‘They Aren’t Who You Think They Are’

The first thing you need to know about Pete Newman is that people loved him. He has olive skin, dark hair, and thick eyebrows that generated good-natured “unibrow” teasing. Girls wanted to date him, guys wanted to be him, and children wanted to follow him.

He was a camp director at Kanakuk Kamps, one of the largest Christian camps in the world. Kanakuk is an immense operation. Since its founding in 1926, it claims to have served more than 450,000 campers. Its main campus is located outside of Branson, Missouri, but it has international reach. Every summer approximately 20,000 kids pass through its gates, and the institution is particularly prominent with the Evangelical elite.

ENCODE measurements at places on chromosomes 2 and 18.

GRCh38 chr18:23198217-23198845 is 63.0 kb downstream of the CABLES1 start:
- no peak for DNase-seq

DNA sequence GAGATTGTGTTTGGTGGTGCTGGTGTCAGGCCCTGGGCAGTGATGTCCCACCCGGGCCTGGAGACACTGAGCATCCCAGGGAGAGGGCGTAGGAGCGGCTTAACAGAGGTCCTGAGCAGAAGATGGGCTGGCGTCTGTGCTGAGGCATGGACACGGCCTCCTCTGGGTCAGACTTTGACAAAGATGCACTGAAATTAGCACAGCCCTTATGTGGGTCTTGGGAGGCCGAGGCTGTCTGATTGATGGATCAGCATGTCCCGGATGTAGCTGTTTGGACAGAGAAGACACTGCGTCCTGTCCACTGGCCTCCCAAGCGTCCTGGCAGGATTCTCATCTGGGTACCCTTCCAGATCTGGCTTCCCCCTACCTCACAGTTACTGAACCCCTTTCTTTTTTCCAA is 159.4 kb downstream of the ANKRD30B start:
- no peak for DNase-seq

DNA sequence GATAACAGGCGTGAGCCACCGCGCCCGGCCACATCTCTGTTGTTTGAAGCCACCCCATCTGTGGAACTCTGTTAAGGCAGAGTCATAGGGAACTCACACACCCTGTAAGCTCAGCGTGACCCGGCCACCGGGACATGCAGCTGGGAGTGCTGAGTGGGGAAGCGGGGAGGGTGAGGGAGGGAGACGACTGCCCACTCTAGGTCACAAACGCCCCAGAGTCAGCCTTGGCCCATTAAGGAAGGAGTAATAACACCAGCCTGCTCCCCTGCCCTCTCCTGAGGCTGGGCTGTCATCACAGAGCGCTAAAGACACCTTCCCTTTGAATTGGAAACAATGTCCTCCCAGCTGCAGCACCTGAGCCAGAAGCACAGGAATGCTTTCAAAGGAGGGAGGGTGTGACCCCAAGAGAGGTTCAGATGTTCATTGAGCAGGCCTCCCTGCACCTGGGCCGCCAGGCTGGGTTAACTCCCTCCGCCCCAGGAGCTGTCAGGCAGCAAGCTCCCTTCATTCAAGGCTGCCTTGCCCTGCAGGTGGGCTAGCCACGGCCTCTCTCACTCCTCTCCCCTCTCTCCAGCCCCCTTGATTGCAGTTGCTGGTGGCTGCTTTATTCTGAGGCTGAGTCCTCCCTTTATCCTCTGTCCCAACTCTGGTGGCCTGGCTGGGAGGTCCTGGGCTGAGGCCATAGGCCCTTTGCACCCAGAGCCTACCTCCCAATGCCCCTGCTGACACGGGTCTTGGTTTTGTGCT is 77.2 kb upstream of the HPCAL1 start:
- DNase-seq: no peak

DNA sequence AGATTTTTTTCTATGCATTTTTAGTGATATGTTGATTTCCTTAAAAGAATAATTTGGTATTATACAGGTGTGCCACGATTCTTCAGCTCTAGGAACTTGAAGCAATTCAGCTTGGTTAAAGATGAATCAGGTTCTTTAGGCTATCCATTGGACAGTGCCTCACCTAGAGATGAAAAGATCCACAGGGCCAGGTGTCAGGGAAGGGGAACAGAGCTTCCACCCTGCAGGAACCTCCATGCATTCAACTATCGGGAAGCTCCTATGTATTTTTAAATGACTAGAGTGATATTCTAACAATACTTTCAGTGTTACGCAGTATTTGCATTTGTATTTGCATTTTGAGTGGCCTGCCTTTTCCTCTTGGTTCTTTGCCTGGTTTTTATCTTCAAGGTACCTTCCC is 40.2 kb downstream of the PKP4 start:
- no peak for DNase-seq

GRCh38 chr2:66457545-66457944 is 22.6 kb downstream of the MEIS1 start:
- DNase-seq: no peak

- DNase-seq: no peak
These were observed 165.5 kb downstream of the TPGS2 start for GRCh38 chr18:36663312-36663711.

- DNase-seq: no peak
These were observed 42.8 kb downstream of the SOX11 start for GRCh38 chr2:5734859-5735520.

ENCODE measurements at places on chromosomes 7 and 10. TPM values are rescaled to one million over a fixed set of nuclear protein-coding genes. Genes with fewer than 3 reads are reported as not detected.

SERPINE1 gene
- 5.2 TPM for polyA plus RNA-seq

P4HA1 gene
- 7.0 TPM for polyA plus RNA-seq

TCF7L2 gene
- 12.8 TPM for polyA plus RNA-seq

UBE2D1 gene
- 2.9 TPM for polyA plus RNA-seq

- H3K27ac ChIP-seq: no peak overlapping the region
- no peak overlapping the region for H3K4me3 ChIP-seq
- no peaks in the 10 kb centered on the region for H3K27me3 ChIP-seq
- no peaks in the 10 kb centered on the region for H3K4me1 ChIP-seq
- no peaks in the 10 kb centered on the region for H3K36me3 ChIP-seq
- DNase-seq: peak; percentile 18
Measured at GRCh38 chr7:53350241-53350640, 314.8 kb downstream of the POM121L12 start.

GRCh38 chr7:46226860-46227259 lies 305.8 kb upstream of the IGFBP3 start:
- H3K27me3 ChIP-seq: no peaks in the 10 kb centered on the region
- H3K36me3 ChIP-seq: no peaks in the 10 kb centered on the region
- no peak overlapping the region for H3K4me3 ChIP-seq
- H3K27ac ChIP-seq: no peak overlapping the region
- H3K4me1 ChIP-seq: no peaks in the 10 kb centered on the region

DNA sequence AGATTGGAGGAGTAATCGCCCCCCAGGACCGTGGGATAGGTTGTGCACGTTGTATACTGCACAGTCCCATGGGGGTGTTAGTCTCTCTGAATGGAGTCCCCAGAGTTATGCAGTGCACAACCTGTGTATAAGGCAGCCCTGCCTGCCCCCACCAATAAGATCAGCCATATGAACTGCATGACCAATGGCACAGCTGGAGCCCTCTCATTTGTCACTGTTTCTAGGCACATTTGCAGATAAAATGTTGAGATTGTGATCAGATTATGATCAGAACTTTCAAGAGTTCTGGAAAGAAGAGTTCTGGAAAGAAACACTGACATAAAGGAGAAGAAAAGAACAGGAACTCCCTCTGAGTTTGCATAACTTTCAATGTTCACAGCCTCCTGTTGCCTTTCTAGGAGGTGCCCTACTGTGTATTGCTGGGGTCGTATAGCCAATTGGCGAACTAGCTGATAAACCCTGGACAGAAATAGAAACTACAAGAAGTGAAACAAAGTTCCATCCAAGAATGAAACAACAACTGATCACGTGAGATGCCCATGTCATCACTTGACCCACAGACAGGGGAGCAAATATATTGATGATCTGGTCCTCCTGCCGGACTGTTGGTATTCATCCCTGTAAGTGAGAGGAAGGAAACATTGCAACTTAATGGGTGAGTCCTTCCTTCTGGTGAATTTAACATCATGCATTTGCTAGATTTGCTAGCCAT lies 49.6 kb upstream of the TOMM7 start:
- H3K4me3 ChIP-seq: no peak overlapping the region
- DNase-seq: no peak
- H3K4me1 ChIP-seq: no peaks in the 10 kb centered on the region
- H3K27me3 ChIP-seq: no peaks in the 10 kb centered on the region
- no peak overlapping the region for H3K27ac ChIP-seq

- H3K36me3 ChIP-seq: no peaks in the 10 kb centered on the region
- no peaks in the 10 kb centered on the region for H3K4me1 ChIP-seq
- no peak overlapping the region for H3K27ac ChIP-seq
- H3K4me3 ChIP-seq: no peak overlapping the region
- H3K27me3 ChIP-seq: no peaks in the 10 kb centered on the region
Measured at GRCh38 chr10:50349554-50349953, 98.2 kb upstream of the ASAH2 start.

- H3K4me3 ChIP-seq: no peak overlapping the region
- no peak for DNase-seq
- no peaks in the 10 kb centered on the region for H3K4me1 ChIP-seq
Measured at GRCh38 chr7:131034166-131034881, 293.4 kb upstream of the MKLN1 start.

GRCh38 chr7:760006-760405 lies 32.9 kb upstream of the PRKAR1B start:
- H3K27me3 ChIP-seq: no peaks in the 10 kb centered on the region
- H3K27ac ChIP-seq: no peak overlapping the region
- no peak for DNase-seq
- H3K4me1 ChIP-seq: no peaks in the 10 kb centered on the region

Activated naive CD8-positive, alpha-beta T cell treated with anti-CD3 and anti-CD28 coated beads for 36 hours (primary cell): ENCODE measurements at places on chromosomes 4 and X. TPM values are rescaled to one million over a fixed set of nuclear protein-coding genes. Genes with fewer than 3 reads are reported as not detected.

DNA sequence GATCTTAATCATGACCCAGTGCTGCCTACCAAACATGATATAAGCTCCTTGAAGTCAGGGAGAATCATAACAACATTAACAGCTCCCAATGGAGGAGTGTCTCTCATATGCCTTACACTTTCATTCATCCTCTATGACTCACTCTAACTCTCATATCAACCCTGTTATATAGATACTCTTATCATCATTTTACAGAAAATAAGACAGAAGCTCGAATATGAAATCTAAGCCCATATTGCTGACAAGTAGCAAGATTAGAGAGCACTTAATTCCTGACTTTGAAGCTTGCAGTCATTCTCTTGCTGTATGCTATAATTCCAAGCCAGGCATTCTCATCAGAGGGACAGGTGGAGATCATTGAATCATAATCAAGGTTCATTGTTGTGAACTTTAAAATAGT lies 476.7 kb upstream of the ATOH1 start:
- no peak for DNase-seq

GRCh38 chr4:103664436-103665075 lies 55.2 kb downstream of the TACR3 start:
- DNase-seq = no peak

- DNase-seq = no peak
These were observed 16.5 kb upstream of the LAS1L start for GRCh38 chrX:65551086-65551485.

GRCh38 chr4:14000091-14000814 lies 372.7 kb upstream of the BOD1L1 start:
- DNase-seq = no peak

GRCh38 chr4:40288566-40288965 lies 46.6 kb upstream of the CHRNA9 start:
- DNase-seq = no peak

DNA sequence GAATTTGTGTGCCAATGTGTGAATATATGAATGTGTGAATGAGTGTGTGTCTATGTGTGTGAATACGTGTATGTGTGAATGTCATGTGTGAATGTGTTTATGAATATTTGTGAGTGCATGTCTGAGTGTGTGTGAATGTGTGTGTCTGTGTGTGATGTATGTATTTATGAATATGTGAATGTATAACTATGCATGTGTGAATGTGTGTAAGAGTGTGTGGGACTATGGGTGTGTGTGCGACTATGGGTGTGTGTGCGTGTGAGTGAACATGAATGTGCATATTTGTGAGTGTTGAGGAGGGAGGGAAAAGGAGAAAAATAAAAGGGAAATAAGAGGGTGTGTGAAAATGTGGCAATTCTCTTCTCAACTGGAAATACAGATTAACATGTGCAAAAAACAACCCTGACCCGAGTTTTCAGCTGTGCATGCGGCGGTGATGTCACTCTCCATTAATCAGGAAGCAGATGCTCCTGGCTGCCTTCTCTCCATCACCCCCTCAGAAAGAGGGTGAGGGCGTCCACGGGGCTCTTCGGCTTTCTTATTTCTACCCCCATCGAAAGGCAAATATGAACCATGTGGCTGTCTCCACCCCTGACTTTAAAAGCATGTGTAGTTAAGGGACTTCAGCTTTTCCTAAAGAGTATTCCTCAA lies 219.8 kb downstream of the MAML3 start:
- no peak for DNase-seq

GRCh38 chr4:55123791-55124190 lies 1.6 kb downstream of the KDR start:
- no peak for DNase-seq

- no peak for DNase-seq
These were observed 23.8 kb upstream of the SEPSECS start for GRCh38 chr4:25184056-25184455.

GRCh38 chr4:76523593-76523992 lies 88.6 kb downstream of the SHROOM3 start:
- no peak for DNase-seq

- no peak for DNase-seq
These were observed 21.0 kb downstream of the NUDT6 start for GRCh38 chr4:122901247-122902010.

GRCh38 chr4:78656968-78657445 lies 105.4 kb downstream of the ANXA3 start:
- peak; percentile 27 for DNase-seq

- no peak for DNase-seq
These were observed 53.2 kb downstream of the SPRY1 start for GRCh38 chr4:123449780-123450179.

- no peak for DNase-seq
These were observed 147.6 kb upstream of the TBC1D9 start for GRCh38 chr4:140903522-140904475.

Newman was the camp’s rock star. A person who went to Auburn University with Newman said, memorably, “If Jesus and Pete walked into a room, I’m not sure who the kids would have worshiped.” “Pete Newman is the most thorough relationship builder with kids in Kanakuk history,” Kanakuk chief executive officer Joe White once said. “This guy has a raging love for God and it spills over constantly to the kids at kamp.”

White himself has long been a popular, charismatic figure in American Evangelicalism. (We reached out to White, and he declined to comment.) He has inspired intense devotion from campers, employees, and parents. Outside of camp, he’s known for a particular and vivid public presentation where he builds and carries a cross on stage to illustrate the crucifixion of Christ. The example below comes from a 2015 convocation at Liberty University:

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